The main aim of the Key2Teach study is to investigate whether Multi-Method Coaching (MMC) of teachers has a positive effect on teacher-student relationships, teacher and student outcomes. The focus for the presentation will be on the methodology and the results of MMC on teacher-student relationship. The main research question is: Does MMC have a positive effect on teacher-student relationship, focussing on mental representation of the relationship and interaction patterns between teacher and student?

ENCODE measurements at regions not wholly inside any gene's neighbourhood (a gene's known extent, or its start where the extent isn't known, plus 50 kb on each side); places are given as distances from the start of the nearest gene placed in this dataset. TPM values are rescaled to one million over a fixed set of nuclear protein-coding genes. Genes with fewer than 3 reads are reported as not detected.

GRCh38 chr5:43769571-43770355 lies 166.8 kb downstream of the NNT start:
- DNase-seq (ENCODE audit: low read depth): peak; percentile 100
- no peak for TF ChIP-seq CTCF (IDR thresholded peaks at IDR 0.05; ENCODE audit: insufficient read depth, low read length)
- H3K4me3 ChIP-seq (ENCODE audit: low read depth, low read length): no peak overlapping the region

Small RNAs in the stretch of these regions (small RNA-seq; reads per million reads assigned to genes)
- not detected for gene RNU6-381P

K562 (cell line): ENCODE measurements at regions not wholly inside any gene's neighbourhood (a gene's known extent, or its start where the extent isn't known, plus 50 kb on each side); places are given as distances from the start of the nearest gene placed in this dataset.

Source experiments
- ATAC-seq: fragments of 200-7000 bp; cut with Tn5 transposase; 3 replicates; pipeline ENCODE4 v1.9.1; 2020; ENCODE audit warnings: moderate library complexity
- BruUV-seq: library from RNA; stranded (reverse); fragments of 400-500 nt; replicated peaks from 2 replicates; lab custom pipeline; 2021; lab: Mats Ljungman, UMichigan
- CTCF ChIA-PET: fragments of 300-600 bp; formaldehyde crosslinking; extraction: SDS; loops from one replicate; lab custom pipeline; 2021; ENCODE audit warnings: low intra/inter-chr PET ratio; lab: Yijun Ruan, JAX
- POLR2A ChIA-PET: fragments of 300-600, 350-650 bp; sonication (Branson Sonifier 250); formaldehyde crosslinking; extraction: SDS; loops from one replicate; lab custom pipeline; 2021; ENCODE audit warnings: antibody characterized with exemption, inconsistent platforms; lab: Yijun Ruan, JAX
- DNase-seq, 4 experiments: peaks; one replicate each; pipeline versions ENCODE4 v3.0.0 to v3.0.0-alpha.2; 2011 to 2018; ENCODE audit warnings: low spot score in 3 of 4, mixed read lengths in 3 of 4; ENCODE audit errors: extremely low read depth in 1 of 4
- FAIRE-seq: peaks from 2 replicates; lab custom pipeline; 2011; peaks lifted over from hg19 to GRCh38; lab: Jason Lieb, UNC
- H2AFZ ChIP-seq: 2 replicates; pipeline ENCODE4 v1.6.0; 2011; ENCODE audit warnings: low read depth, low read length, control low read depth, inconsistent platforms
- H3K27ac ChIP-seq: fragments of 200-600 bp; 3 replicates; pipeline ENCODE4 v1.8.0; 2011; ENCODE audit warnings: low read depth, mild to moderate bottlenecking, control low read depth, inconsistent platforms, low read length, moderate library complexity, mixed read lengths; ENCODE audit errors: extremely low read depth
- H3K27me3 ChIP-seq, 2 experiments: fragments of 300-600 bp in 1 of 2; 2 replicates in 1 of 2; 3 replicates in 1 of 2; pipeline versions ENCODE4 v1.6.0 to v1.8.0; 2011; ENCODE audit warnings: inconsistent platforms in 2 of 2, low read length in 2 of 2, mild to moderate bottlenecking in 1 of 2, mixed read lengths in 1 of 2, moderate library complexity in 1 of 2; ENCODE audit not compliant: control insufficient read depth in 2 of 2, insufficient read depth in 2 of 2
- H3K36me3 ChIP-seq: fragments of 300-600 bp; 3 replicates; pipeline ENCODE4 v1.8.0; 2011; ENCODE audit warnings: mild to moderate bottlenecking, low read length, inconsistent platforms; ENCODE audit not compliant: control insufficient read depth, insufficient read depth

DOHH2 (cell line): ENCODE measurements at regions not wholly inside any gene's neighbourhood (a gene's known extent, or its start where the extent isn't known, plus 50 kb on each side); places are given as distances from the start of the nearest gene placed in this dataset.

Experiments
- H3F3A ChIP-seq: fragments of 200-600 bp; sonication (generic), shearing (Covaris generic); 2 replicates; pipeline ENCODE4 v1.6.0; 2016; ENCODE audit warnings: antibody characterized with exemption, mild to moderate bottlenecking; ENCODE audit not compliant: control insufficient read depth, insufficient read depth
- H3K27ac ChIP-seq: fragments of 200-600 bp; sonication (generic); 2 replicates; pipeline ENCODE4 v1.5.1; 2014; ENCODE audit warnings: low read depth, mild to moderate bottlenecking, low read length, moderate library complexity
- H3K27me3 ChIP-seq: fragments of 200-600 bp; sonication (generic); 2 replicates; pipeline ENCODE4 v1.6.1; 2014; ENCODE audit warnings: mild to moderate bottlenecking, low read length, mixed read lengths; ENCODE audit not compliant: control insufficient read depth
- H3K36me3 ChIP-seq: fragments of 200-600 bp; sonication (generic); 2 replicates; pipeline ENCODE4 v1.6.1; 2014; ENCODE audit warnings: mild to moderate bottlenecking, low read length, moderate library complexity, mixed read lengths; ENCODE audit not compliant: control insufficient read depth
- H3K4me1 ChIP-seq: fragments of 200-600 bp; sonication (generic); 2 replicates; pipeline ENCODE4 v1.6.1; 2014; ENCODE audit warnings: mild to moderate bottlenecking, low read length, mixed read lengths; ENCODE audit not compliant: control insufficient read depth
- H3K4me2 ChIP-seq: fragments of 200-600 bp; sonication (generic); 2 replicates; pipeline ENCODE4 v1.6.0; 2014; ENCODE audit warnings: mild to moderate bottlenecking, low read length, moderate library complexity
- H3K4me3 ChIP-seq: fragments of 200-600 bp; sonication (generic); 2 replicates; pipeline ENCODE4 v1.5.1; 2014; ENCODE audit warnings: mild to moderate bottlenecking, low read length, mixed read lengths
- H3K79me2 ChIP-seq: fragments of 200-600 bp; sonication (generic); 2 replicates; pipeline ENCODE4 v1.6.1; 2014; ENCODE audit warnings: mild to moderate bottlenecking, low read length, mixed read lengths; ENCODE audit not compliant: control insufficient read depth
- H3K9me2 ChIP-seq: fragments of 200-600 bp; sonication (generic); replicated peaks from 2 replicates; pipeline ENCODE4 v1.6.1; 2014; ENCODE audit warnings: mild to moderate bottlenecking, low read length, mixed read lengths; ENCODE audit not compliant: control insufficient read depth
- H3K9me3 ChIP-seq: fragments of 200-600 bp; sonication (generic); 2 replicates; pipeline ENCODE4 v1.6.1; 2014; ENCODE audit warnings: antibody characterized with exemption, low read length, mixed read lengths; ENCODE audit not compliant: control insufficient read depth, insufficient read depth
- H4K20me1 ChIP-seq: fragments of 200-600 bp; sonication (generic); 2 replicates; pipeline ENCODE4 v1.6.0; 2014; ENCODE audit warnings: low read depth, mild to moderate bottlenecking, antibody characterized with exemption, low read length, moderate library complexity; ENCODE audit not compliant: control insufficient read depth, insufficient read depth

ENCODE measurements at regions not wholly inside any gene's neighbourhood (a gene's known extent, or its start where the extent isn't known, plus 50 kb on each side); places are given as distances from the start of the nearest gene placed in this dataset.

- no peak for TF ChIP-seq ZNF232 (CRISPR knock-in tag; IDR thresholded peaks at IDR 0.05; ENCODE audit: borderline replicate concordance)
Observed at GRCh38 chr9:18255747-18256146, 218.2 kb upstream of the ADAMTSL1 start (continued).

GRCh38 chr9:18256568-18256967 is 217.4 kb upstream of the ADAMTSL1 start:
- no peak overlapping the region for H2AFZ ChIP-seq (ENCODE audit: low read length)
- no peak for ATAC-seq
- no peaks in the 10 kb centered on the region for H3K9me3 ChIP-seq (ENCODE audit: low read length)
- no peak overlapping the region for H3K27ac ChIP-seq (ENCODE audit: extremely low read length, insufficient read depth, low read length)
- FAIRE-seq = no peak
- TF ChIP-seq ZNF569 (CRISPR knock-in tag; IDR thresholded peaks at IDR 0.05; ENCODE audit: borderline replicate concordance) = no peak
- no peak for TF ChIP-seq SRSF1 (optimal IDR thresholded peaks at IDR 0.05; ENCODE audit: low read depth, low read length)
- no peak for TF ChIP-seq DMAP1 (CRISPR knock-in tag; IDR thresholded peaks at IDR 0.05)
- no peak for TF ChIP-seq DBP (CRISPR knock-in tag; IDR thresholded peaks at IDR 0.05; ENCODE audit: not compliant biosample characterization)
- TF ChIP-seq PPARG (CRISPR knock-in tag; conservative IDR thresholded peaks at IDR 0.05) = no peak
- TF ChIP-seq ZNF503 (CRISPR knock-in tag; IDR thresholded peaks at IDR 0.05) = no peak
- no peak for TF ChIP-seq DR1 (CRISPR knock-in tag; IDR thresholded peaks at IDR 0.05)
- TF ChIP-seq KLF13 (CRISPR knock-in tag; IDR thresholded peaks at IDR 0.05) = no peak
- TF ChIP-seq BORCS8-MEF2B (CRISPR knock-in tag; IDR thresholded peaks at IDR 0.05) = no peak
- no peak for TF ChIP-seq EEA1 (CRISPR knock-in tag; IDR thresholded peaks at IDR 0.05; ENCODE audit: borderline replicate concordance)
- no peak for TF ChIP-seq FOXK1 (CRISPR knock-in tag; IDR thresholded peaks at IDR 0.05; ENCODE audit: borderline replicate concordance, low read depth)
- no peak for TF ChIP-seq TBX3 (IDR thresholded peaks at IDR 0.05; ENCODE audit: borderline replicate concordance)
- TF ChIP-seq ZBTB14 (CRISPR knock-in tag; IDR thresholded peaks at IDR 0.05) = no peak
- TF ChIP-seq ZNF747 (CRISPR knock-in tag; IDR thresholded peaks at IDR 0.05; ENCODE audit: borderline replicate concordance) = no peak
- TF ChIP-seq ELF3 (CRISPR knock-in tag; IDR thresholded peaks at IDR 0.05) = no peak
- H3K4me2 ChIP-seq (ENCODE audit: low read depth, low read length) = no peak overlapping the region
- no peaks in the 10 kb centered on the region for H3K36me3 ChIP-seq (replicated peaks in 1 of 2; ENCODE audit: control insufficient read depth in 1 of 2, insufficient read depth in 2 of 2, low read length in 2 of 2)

Coninx, N., Kreijns, K., & Jochems, W. (2012). The use of keywords for delivering immediate performance feedback on teacher competence development. European Journal of Teacher Education, 1-19. Fukkink, R. G., Trienekens, N., & Kramer, L. J. C. (2011). Video Feedback in education and training: Putting learning in the picture. Educational Psychology Review, 23, 45-63. Hester, P. P., Baltodano, H. M., Hendrickson, J. M., Tonelson, S. W., Conroy, M. A., & Gable, R. A. (2004). Lessons learned from research: What teachers can do to prevent children’s behavior problems. Preventing School Failure, 49, 5-10. Koomen, H.M.Y., Verschueren, K., & Pianta, R.C. (2007). Leerling Leerkracht Relatie Vragenlijst. Handleiding. Houten: Bohn Stafleu van Loghum. Mashburn, A. J., Hamre, B. K., & Pianta, R. C., & Downer, J. T. (2006). Teacher and classroom characteristics associated with teachers’ ratings of prekindergartners’ Pianta, R. C., Hamre, B. K. & Mintz, S. (2012). Classroom Assessment Scoring System. Upper Elementary Manual. Charlottesville: Teachstone. Pianta, R. C., Hamre, B. K., & Stuhlman, M. (2003). Relationships between teachers and children. In W. Reynolds & G. Miller (Eds.), Handbook of Psychology (pp. 199-234). Hoboken, NJ: John Wiley & Sons. Roorda, D. L., Koomen, H. M. Y., Spilt, J. M., Thijs, J. T., & Oort, F. J. (2013). Interpersonal behaviors and complementarity in interactions between teachers and kindergartners with a variety of externalizing and internalizing behaviors. Journal of School Psychology, 51, 143-158. Spilt, J. L., & Koomen, H. M. Y. (2009). Widening the view on teacher-child relationships: Teachers’ narratives concerning disruptive versus non-disruptive children. School Psychology Review, 38, 86-101. Spilt, J. L., Koomen, H. M. Y., & Thijs, J. M. (2011). Teacher wellbeing: The importance of teacher-student relationships. Educational Psychology Review, 23, 457-477. Spilt, J. L., Koomen, H. M. Y.,Thijs, J. M. & Leij, A, van der (2012). Supporting teachers’ relationships with disruptive children: the potential of relationship-focused reflection. Attachment and Human Development, 14, 305-318. Wubbels, T., & Levy, J. (1991). A comparison of interpersonal behavior of Duts and American teachers. International Journal of Intercultural Relations, 15, 1-18.